The Senate Subcommittee on Securities, Insurance and Investment has announced that it will meet this Wednesday to conduct a hearing entitled "The Role of the Accounting Profession in Preventing Another Financial Crisis."
"The witnesses on Panel I will be: Mr. James R. Doty, Chairman, Public Company Accounting Oversight Board; Ms. Leslie F. Seidman, Chairman, Financial Accounting Standards Board; and Mr. James L. Kroeker, Chief Accountant, U.S. Securities and Exchange Commission. The witnesses on Panel II will be: Mr. Anton R. Valukas, Chairman, Jenner & Block LLP; and Mr. Lynn E. Turner, Former Chief Accountant, U. S. Securities and Exchange Commission.…" [bold in original]
If I could whisper in the Subcommittee's collective ear, I would congratulate them on picking a topic to investigate that finally has some chance of calling auditors and financial reporting regulators to account for their role in the financial crisis. But, if they actually want helpful responses, they should focus their questions to Panel I on Jim Doty. James Kroeker is obviously there to be the punching bag for Mary Schapiro, who surely won't risk revealing her ignorance of financial reporting to hostile members of Congress; and both Kroeker and Leslie Seidman have been so IFRS-fixated for so long, and have had so little to say on the Subcommittee's topic, it's doubtful they are in a position to do little more than defend and deflect. If they actually testify under oath that adoption of IFRS should be part of the solution, I think I might become sick.
Doty should be pressed for his opinion of the views recently expressed by the PCAOB's Investor Advisory Group (IAG), which recently stated:
"The recent financial crisis presented auditors, and by extension the Sarbanes-Oxley Act audit reforms, with their first big test since these reforms were put into place. By any objective measure, they failed that test." [italics supplied]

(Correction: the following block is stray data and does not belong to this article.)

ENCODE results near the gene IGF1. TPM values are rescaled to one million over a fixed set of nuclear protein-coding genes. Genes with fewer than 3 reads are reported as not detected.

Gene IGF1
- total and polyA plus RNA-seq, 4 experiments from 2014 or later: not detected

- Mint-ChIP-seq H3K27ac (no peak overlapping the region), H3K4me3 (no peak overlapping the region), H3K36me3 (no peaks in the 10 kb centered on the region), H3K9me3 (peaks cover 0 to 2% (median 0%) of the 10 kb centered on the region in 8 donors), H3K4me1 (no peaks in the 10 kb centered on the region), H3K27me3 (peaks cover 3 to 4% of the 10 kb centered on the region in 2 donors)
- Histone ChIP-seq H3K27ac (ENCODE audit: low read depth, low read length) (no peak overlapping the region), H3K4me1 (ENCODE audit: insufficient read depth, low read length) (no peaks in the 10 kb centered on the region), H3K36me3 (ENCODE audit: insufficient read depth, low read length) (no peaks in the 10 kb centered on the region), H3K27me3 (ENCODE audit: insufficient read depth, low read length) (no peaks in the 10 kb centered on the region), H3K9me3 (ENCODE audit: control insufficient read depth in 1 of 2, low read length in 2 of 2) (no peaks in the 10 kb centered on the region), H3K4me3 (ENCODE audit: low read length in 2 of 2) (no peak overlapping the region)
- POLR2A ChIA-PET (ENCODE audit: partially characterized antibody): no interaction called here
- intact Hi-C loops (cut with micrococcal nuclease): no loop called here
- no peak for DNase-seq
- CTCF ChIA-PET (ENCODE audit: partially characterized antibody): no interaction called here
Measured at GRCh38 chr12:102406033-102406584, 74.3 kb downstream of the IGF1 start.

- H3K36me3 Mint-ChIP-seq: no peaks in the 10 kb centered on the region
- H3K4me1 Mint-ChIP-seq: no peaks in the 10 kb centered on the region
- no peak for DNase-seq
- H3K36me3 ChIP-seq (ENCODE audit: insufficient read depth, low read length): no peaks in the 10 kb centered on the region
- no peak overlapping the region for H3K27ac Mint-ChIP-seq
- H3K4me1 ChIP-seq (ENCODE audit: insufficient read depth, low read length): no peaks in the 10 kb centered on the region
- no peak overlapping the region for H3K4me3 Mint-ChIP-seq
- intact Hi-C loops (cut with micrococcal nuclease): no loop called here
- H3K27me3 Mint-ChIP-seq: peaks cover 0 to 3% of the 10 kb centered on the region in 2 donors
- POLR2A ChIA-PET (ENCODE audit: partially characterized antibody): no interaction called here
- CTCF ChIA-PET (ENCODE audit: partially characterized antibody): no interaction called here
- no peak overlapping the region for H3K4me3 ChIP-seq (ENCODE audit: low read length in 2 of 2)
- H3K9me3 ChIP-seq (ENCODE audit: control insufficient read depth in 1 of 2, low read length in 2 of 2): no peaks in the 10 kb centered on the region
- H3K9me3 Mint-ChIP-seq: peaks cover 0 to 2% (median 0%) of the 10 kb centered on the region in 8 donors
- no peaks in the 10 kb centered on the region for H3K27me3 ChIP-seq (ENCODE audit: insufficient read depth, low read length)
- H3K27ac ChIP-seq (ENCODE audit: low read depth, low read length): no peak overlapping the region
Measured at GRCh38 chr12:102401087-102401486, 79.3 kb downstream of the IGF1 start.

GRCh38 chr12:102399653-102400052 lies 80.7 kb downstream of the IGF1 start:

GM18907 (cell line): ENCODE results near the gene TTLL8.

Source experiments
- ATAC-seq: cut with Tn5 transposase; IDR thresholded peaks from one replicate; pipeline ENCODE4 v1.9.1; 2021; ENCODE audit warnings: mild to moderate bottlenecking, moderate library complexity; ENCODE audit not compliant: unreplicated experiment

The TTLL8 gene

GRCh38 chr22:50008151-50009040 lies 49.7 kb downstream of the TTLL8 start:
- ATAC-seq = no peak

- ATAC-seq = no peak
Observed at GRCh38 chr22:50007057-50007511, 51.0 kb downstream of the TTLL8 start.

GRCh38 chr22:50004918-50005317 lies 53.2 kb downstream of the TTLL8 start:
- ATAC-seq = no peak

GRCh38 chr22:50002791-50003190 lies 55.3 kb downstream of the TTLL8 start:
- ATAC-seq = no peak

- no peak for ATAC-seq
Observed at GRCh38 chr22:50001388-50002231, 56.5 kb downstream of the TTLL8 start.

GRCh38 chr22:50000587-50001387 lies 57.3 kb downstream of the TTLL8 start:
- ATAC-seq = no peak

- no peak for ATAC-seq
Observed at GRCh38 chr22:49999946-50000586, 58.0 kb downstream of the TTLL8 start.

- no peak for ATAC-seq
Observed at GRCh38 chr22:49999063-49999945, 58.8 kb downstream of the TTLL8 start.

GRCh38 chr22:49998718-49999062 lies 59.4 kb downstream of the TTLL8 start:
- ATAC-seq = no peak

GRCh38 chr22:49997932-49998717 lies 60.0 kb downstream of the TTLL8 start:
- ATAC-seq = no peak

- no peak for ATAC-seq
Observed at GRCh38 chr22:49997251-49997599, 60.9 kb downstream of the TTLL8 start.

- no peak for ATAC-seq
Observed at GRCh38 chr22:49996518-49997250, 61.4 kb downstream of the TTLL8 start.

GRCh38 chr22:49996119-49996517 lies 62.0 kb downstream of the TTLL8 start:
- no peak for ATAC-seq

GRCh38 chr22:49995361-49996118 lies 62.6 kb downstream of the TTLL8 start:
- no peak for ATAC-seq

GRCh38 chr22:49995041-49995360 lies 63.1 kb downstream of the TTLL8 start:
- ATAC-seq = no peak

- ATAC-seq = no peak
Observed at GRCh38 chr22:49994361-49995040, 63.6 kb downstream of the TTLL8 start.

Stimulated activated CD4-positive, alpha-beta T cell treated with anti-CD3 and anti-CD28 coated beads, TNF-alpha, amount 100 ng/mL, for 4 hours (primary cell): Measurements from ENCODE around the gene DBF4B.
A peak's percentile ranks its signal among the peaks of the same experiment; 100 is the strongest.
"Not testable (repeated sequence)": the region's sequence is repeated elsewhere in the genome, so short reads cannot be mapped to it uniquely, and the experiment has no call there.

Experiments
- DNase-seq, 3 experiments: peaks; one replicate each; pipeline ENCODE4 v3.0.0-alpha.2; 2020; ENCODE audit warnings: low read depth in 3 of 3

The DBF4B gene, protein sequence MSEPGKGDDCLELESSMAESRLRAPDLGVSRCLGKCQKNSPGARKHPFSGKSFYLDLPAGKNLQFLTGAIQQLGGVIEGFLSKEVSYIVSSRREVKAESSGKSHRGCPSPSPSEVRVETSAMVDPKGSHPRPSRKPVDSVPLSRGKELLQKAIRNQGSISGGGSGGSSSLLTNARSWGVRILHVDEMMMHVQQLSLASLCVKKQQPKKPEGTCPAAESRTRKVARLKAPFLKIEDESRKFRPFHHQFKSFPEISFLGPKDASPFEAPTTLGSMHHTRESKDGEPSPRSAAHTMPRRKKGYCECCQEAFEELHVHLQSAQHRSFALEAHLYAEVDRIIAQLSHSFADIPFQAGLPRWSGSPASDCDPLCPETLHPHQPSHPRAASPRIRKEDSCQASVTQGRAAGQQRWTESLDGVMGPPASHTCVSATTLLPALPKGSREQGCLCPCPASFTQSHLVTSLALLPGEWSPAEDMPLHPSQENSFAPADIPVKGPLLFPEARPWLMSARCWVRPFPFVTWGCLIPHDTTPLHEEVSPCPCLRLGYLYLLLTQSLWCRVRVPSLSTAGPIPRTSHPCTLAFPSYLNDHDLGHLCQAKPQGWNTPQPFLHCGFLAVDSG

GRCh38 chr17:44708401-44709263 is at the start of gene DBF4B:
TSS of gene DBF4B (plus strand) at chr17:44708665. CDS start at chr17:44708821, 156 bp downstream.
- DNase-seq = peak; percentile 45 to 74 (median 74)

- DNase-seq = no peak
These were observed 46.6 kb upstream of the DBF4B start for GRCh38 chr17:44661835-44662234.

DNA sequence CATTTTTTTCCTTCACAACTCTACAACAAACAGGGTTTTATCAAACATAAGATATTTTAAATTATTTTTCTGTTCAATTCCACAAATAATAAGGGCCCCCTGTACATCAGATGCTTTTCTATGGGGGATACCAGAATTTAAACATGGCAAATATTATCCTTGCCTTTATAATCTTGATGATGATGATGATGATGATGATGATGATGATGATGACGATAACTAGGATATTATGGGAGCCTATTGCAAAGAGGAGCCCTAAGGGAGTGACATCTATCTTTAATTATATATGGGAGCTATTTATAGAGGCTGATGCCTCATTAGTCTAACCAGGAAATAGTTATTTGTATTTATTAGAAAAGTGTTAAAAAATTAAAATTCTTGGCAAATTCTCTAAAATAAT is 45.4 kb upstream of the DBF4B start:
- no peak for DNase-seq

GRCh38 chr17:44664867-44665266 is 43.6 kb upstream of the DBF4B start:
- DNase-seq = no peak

"… Serious questions have been raised both about the quality of these [failed] financial institutions' financial reporting practices and about the quality of audits that permitted those reporting practices to go unchecked."
"While auditors did not cause the financial crisis, it is difficult to look at the list of failed institutions that received an unqualified audit just months before they failed and conclude that auditors didn't play a role."
Even though Doty's PCAOB is discussing modifications to the auditor's report, the Subcommittee should question whether that alone is a sufficient – or even a logical first – response to the fundamental issues of audit processes and auditor independence that have been raised by the PCAOB's advisory group.
If I could also whisper in Doty's ear, I would congratulate him, too, for his apparent willingness to support whatever it might take to improve the quality of audits of public companies. I would also advise him to use the impetus of an outraged public and his own recent appointment to re-evaluate the foundations upon which financial reporting regulation is based. These can be found in the Securities Act of 1933:
[A prospectus of an issuer must include] "… a balance sheet… showing all of the assets of the issuer, the nature and cost thereof… [and an income statement] in such detail and in such form as the Commission shall prescribe… [and]… certified by an independent public or certified accountant." [15 USC §77aa(25), emphasis supplied]